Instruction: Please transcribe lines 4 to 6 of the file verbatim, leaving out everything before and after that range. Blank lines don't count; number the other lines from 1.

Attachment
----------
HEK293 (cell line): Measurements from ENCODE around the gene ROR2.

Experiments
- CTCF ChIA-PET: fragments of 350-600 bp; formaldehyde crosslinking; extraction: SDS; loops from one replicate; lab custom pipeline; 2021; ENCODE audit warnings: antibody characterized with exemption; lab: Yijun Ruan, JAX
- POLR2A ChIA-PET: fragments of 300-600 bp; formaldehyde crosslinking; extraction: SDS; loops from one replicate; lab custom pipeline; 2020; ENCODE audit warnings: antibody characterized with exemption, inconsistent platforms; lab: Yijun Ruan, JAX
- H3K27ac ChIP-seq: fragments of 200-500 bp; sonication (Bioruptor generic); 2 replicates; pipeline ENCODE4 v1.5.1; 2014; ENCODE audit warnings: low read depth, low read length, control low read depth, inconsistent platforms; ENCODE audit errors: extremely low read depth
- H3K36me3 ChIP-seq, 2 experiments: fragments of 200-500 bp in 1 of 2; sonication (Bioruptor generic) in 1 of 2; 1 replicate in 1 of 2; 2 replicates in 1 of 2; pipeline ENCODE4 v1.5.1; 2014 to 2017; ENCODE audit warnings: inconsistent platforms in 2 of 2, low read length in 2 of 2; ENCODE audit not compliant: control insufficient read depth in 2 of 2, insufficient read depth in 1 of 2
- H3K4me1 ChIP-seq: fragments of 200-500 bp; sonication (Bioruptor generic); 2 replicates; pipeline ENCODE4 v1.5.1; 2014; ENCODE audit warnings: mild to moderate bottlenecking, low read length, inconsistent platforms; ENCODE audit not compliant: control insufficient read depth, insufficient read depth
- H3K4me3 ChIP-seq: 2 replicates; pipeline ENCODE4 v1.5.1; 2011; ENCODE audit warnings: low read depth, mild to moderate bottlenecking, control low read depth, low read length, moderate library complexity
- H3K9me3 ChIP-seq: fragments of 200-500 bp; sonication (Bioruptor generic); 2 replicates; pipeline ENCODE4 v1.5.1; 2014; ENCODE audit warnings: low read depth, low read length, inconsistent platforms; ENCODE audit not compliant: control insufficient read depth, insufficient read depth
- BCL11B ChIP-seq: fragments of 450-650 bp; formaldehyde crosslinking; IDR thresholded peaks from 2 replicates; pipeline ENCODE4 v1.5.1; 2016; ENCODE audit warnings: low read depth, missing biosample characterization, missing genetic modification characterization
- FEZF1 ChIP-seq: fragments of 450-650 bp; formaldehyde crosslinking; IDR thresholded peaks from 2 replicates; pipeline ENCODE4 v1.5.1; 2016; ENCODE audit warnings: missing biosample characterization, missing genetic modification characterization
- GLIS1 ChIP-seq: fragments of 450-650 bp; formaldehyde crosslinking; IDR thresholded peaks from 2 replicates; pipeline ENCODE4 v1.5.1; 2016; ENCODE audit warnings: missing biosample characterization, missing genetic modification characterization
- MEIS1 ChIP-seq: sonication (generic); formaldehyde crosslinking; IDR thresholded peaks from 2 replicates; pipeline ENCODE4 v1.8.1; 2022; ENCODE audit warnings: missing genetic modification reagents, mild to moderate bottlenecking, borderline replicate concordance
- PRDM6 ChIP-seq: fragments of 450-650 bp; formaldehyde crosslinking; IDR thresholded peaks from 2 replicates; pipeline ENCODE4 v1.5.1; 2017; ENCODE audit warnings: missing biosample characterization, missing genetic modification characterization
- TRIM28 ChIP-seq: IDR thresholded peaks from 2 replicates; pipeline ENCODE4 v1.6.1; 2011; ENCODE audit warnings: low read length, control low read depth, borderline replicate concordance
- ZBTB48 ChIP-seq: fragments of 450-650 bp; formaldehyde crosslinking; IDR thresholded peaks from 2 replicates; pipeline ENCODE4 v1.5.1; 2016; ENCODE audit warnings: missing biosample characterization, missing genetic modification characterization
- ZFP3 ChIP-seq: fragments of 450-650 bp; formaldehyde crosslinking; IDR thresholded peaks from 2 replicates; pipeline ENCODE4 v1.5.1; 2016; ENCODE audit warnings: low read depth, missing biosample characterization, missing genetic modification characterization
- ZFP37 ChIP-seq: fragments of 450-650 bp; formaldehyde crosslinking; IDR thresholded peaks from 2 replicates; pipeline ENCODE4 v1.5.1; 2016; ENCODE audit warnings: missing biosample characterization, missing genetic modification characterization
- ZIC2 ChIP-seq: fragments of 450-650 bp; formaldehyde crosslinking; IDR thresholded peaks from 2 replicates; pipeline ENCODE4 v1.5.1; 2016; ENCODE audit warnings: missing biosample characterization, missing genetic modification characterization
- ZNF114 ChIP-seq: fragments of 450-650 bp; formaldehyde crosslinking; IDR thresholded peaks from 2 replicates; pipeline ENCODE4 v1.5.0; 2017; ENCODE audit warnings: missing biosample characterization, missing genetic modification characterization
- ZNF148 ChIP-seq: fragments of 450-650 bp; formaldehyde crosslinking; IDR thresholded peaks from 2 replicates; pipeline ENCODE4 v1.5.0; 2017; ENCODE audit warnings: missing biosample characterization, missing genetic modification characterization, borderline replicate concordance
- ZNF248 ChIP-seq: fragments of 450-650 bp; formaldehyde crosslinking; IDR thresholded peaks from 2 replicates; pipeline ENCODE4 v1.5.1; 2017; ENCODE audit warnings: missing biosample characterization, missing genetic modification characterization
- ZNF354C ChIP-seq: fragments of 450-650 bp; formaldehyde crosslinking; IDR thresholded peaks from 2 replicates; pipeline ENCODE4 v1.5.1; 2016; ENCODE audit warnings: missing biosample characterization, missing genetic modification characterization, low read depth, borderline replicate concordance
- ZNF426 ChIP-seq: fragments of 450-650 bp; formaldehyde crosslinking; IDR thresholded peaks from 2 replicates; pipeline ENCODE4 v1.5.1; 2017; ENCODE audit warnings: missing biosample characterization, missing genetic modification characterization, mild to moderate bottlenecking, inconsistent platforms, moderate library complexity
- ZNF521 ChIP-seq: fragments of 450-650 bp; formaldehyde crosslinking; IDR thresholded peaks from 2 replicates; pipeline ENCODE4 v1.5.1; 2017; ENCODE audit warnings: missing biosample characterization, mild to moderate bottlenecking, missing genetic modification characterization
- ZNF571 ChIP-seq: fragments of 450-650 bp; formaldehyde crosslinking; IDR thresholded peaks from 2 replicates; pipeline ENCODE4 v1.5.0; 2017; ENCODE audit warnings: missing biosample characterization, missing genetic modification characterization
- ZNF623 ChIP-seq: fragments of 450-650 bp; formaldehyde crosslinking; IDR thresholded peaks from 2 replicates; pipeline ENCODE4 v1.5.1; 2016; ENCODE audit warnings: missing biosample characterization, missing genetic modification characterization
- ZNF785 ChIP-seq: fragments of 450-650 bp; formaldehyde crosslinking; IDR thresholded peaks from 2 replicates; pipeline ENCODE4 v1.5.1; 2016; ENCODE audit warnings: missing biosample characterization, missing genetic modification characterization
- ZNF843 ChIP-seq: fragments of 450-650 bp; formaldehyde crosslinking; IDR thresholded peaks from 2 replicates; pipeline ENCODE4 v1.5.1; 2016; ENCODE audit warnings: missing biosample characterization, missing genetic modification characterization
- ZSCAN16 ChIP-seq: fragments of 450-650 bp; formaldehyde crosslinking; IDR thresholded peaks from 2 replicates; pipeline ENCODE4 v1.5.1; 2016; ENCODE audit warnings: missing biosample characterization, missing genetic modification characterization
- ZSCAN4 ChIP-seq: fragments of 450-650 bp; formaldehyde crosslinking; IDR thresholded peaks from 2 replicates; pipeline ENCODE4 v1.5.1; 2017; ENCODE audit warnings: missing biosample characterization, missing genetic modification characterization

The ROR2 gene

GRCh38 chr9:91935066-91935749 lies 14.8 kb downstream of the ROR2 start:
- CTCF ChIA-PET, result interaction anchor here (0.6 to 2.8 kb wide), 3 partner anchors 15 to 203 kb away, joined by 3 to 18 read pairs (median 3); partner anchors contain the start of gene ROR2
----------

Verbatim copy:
- POLR2A ChIA-PET: fragments of 300-600 bp; formaldehyde crosslinking; extraction: SDS; loops from one replicate; lab custom pipeline; 2020; ENCODE audit warnings: antibody characterized with exemption, inconsistent platforms; lab: Yijun Ruan, JAX
- H3K27ac ChIP-seq: fragments of 200-500 bp; sonication (Bioruptor generic); 2 replicates; pipeline ENCODE4 v1.5.1; 2014; ENCODE audit warnings: low read depth, low read length, control low read depth, inconsistent platforms; ENCODE audit errors: extremely low read depth
- H3K36me3 ChIP-seq, 2 experiments: fragments of 200-500 bp in 1 of 2; sonication (Bioruptor generic) in 1 of 2; 1 replicate in 1 of 2; 2 replicates in 1 of 2; pipeline ENCODE4 v1.5.1; 2014 to 2017; ENCODE audit warnings: inconsistent platforms in 2 of 2, low read length in 2 of 2; ENCODE audit not compliant: control insufficient read depth in 2 of 2, insufficient read depth in 1 of 2